There is a segment of investing in real estate where buyers look for “value added” or “upside” to a property in an effort to increase the potential for profitability. This generally involves a buyer finding a property that consists of outdated design and finishes, is in disrepair or is underdeveloped on its parcel of land. The owner of the property will need to update these deficiencies to today’s standards, enabling the property to be leased or sold at full market value and ultimately making a profit for the owner. It is essential the property has “good bones” such as abundant parking, bountiful windows, high ceilings, and the proverbial “location, location, location.”
The same strategy can be used in the collector car market. Some collectors are looking for original condition vehicles that have been mostly untouched since purchased when new. Other collectors are looking for them to be fully sorted and restored.
“Some of the most valuable collector vehicles in the world have significant history or stories that distinguish them from the others In their class.”
Vehicles in both of these conditions have a proven track record of commanding the highest values in the marketplace. An abundance of old collector cars in various stages of disrepair are available for sale in the marketplace, but how do you know what to purchase and to what extent the restoration process and project should be undertaken?
When selecting a collector car to purchase for either a light refresher or a full restoration, consider the follow three parameters:
- Select a manufacturer that has a broad following worldwide. Typically European makes and models attract a more diverse subset of buyers from around the world whereas American models are generally limited to U.S. collectors only.
- Find a vehicle that has “good bones.” This includes but is not limited to the vehicle having original components, such as the engine and transmission. Possessing original core components dramatically affects the value of the car for the better.
- Make sure the vehicle is structurally sound. One of the biggest issues that affects older cars is rust and fillers. Sometimes difficult to find initially, these can lead to tremendous and unexpected increases in restoration costs. Once you decide on the vehicle you will purchase, it’s important to also decide on a brand expert who can thoroughly inspect it for any issues prior to the final purchase. The abundance of experts in the Los Angeles and surrounding areas can give you a full assessment of the restoration process and estimated cost. Once you have a clear understanding of what you are buying and the estimated cost to get the car into the desired condition, you will need to determine whether the base price of the vehicle and restoration cost are above or below the fair market value of other restored examples on the market. If you feel there is upside or added value, then this may be the car for you. One of the other elements that tends to bring greater value to a collector car is its story.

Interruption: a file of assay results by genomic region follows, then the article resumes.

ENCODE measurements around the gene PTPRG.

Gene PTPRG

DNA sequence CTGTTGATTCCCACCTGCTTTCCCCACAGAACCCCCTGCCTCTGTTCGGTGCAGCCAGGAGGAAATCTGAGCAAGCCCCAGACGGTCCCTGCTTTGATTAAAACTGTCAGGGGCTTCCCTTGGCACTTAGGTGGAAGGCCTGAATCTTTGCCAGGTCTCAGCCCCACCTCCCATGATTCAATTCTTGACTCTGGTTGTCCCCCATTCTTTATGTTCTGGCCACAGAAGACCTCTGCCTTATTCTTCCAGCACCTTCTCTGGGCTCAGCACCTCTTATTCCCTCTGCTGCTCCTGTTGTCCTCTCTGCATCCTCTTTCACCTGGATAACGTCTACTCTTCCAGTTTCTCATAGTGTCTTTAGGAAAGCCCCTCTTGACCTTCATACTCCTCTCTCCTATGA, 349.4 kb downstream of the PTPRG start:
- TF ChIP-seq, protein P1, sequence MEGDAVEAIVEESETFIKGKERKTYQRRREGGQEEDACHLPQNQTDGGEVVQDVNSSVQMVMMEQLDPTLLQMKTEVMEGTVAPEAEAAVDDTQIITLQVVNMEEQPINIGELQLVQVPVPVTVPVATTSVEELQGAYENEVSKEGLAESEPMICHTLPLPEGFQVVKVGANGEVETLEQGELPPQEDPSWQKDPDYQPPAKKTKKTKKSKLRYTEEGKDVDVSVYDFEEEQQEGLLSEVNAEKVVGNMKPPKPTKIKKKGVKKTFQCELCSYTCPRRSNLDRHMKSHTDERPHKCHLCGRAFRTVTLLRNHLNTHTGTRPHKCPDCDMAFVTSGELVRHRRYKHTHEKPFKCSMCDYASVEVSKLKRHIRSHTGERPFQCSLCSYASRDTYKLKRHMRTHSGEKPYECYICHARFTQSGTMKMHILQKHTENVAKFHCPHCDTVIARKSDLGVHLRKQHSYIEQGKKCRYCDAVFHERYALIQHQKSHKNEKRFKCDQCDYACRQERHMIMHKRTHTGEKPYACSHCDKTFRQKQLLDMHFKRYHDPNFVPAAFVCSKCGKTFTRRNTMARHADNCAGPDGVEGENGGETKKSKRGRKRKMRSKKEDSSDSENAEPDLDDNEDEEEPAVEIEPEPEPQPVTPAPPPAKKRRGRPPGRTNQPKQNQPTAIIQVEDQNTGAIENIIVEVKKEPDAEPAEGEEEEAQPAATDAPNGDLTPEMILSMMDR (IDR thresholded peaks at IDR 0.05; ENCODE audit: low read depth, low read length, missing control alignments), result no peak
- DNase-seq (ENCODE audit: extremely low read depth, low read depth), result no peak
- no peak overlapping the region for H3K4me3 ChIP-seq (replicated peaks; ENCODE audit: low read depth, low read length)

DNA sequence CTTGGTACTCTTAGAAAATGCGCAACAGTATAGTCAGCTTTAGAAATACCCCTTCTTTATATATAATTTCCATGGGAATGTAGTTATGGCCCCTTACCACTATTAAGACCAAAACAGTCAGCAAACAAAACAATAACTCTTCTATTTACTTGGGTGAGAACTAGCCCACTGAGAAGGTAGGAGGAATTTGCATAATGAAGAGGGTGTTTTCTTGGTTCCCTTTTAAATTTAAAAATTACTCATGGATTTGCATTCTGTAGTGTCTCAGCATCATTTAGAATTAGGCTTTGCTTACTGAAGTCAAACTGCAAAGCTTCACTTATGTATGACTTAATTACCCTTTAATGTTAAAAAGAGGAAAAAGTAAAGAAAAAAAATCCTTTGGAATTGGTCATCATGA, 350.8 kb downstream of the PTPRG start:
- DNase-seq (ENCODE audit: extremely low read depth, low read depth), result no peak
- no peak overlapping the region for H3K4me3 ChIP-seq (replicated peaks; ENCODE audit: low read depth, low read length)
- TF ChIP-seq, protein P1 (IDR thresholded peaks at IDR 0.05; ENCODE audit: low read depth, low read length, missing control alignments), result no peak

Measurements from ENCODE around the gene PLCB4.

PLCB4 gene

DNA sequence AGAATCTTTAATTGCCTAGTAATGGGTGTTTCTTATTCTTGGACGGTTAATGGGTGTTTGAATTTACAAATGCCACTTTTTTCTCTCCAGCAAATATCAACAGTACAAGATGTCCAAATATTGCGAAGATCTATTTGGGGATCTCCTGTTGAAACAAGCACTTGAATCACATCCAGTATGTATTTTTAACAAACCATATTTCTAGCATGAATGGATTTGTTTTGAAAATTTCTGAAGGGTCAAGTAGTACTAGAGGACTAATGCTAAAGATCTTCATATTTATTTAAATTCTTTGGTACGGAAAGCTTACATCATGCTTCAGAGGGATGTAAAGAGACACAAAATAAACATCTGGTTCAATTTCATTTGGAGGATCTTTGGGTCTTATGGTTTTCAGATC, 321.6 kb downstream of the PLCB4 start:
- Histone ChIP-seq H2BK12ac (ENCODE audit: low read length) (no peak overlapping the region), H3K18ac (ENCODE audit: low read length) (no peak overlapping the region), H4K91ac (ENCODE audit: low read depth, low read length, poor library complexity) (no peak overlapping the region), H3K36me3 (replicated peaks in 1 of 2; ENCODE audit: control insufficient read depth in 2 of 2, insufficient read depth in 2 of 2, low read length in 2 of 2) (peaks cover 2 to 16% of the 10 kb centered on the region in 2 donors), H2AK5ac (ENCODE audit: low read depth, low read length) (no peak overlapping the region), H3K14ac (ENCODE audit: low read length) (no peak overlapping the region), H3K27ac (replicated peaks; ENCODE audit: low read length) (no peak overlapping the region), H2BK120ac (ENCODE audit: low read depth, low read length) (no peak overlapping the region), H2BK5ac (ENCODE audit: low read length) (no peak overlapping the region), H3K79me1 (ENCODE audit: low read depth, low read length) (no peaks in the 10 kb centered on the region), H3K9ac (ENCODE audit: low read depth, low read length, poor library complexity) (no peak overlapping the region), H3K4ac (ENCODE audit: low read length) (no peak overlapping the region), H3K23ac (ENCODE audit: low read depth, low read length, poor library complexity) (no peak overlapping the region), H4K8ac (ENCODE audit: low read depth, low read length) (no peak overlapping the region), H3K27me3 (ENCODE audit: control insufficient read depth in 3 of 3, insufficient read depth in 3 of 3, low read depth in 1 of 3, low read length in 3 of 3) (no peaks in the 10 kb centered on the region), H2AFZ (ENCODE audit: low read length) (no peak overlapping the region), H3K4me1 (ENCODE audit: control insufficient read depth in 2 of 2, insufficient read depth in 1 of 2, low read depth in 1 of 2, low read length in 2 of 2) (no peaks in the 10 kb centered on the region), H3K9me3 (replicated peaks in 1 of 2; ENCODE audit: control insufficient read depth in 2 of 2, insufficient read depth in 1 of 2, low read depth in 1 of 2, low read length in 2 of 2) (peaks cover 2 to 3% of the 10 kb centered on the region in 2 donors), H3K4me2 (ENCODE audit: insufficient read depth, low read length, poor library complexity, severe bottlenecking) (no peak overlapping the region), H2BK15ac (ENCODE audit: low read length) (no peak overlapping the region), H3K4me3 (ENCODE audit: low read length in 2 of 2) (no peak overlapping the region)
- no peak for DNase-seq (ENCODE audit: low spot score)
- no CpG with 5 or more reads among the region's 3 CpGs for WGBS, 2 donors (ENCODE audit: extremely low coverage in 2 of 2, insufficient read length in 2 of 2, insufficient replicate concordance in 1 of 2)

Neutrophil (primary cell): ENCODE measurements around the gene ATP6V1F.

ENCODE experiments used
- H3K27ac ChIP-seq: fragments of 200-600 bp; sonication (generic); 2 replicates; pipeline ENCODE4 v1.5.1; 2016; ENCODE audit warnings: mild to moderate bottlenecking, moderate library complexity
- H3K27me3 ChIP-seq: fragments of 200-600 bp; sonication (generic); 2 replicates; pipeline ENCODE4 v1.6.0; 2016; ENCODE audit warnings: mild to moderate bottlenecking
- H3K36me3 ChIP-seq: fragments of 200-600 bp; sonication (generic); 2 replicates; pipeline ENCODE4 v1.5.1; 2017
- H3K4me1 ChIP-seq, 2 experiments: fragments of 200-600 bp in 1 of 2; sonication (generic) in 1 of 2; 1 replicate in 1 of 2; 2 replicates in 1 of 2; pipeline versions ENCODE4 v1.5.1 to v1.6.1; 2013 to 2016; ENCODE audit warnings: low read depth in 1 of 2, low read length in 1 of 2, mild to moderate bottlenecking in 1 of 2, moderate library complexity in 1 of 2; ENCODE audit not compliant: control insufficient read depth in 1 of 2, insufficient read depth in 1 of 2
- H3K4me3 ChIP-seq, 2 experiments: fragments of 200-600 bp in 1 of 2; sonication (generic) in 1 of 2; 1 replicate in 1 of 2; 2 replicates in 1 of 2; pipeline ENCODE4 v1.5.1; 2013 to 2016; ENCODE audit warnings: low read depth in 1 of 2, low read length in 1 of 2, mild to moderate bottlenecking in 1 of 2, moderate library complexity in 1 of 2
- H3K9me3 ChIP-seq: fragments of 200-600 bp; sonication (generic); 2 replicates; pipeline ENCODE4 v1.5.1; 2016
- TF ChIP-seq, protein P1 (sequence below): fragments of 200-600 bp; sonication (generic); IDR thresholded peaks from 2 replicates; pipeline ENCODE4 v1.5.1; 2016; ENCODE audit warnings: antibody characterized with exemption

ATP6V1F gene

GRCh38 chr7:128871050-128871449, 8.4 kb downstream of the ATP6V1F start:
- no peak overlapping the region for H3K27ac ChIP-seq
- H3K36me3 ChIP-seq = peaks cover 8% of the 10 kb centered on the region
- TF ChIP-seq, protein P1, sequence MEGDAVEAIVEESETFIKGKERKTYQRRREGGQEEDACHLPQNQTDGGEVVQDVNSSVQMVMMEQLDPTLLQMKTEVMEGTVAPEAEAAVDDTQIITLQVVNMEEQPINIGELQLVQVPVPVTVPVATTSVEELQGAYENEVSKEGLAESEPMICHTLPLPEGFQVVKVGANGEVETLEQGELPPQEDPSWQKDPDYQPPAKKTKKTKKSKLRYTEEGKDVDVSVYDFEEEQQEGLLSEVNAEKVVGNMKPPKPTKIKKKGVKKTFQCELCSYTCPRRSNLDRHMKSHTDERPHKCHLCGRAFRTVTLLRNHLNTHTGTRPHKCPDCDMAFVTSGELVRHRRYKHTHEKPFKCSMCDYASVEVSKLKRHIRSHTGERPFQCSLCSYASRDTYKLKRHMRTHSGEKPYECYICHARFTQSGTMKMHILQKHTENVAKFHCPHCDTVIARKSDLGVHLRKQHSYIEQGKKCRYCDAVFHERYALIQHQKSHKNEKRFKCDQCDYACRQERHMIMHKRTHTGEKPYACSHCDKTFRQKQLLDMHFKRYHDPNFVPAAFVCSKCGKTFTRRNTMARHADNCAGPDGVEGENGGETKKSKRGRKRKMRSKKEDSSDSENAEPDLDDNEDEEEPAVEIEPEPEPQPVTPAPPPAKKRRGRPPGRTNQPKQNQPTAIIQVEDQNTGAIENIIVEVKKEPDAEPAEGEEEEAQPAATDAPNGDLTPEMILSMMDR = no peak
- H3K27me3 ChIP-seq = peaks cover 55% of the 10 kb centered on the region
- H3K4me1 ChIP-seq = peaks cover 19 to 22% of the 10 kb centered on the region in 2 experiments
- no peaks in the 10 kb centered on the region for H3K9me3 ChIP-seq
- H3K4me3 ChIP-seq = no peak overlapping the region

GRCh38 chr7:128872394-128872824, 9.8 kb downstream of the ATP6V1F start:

Some of the most valuable collector vehicles in the world have significant history or stories that distinguish them from the others in their class. Whether the vehicle has a decorated track record on the race track, an appearance in an iconic film or television show, or was once owned by someone famous, history is always on your side in the collector car space. Although the car you are purchasing may not have as significant of a story, knowing the origin of the vehicle, past owners, collecting copies of service records, and a window sticker can enhance its value. Additional items to collect include original or period correct tool kits, owners manual, and an original sales brochure from the manufacturer.
With all this said, it’s important that you buy vehicles you are truly passionate about and can enjoy. It is sometimes difficult to time the markets, so you may be holding the car until the next cycle. Fortunately when you have a strong vehicle with a story and good bones, it will maintain its long-term value.